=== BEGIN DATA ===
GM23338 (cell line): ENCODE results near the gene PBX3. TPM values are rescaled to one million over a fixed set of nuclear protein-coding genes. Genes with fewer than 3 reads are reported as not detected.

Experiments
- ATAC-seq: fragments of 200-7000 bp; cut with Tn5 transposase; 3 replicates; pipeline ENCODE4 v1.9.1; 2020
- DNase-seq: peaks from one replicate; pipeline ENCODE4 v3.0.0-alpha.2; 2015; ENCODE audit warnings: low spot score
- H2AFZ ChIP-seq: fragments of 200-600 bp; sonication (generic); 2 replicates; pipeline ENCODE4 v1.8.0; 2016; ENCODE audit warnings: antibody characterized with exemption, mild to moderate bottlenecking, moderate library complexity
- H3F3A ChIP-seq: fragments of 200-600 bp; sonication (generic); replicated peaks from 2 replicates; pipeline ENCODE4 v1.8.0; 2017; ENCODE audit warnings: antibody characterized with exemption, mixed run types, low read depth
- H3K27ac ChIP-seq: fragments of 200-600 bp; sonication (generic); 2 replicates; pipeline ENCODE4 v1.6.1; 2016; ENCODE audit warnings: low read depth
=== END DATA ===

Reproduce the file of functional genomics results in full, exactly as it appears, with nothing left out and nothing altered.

GM23338 (cell line): ENCODE results near the gene PBX3. TPM values are rescaled to one million over a fixed set of nuclear protein-coding genes. Genes with fewer than 3 reads are reported as not detected.

Experiments
- ATAC-seq: fragments of 200-7000 bp; cut with Tn5 transposase; 3 replicates; pipeline ENCODE4 v1.9.1; 2020
- DNase-seq: peaks from one replicate; pipeline ENCODE4 v3.0.0-alpha.2; 2015; ENCODE audit warnings: low spot score
- H2AFZ ChIP-seq: fragments of 200-600 bp; sonication (generic); 2 replicates; pipeline ENCODE4 v1.8.0; 2016; ENCODE audit warnings: antibody characterized with exemption, mild to moderate bottlenecking, moderate library complexity
- H3F3A ChIP-seq: fragments of 200-600 bp; sonication (generic); replicated peaks from 2 replicates; pipeline ENCODE4 v1.8.0; 2017; ENCODE audit warnings: antibody characterized with exemption, mixed run types, low read depth
- H3K27ac ChIP-seq: fragments of 200-600 bp; sonication (generic); 2 replicates; pipeline ENCODE4 v1.6.1; 2016; ENCODE audit warnings: low read depth